NFPA 70E Arc Flash Training Kit
Looking for a cost-effective and convenient way to offer for your employees or customers? Our training program (available on CD, USB Drive, or via Instant Download) provides simple instructions with all the tools necessary to train and certify your employees and make them regulation compliant. Learn more about what comes with the kit.
Our Arc Flash Safety Training course is regulation compliant. Each class contains sections on controls, operations, common hazards, emergency response, and more. This presentation includes intermittent practice quiz questions to prepare for the final written exam included with the course. In addition to the written exam, this course also includes a checklist for employers to use when administering a practical exam as required.
Estimated Training Length: Because everyone learns and progresses at different speeds, the amount of time you spend taking this training will vary. However, the estimated time for this training is 150 – 180 min.
OSHA Standards: This course meets the following OSHA standards:
- OSHA 29 CFR 1910.269 Subpart R – Special Industries
- OSHA 29 CFR 1910.269 Subpart S – Electrical, General Industry
- OSHA 29 CFR 1926 Subpart V – Electric Power Transmission and Distribution, Construction
- ANSI Z535 – Series of Standards for Safety Signs and Tags
What’s in the NFPA 70E Arc Flash Training Kit?
Our DIY Kits are designed to give a robust and thorough way to provide training to employees. All kits are built and updated by our experts using the most recent standards and guidelines, so you can be assured you are using the best practices and latest safety principles put in place by regulatory bodies. We have fine-tuned our kits to provide you with the best experience possible. They include accident profiles, videos, and other tools to help learners retain information and apply it on the job site, preventing tragic accidents or costly fines.
DIY Kit's Contents: Each safety training kit differs slightly. But, generally speaking, they consist of (but are not limited to) the following materials
- Pertinent standards and regulations
- The main PowerPoint presentation
- A quick-reference guide
- Written exams with answer keys
- Practical evaluation checklist
- Pre-shift inspection booklets
- Classroom forms for proper recordkeeping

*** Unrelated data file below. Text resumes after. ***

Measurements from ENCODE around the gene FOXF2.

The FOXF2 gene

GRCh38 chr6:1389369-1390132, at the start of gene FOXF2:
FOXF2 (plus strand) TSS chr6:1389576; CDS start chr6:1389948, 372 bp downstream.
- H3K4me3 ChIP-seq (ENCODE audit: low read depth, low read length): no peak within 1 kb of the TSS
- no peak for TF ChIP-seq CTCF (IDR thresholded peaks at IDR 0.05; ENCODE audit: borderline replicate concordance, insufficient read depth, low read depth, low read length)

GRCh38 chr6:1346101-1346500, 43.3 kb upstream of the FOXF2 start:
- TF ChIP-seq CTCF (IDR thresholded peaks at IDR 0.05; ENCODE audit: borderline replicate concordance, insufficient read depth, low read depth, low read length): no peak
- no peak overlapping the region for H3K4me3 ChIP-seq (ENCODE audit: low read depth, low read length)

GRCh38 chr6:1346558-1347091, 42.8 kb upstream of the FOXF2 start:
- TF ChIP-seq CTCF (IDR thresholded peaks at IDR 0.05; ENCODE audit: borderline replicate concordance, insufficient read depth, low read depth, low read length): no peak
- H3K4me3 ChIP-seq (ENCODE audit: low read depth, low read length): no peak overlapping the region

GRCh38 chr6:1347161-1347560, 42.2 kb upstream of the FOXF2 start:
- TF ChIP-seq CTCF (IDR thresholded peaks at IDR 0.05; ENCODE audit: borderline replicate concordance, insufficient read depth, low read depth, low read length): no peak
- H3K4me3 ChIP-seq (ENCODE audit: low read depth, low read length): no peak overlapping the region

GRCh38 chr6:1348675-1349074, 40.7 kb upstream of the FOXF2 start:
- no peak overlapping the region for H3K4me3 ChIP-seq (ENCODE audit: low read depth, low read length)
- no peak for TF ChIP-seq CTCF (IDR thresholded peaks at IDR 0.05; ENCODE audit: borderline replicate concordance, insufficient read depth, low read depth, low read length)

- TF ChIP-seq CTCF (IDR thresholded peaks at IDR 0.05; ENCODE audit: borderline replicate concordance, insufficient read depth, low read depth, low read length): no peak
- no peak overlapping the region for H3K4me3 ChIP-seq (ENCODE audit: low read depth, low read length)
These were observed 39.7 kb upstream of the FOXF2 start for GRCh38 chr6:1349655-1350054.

- Full-sized certificates and wallet card templates
Safety training is an investment. We’ve been providing industry-specific safety training solutions for individuals, safety managers, and business owners for over 15 years. That is why hundreds of companies and individuals all over the world trust the Hard Hat Training Series for their online training needs.
Program Features: Why DIY Training kits might be right for you & work company
- Unlimited Use (and Re-use): Your program (and all printable course materials) can be used again and again for no extra cost!
- Personal Branding: You are now the authority with CDs and PPT presentations that you can brand personally.
- Complete Customizability: Need to edit information for your specific industry or job site? You have TOTAL freedom to customize this meet your needs.
- Professional Grade: You'll receive the exact same training CDs we use for our own on-site programs.
- Industry-Leading Value: This program is the most thorough you can find, and at a price that meets your budget.
- Accessibility: Materials can be downloaded for immediate use (save them on your computer or flash drive, or burn them to a CD).
- Up-to-Date Information: All of our programs are updated to reflect the latest industry regulations.
- Total Convenience: All of our Hard Hat Training programs are straightforward, easy to present, and easy to understand.
Implementation: Simply use the materials in the PPT (PowerPoint) Training Kit to
- Conduct the training.
- Administer the exam.
- Issue certificates immediately to those who passed.
Why you need all-terrain crane training: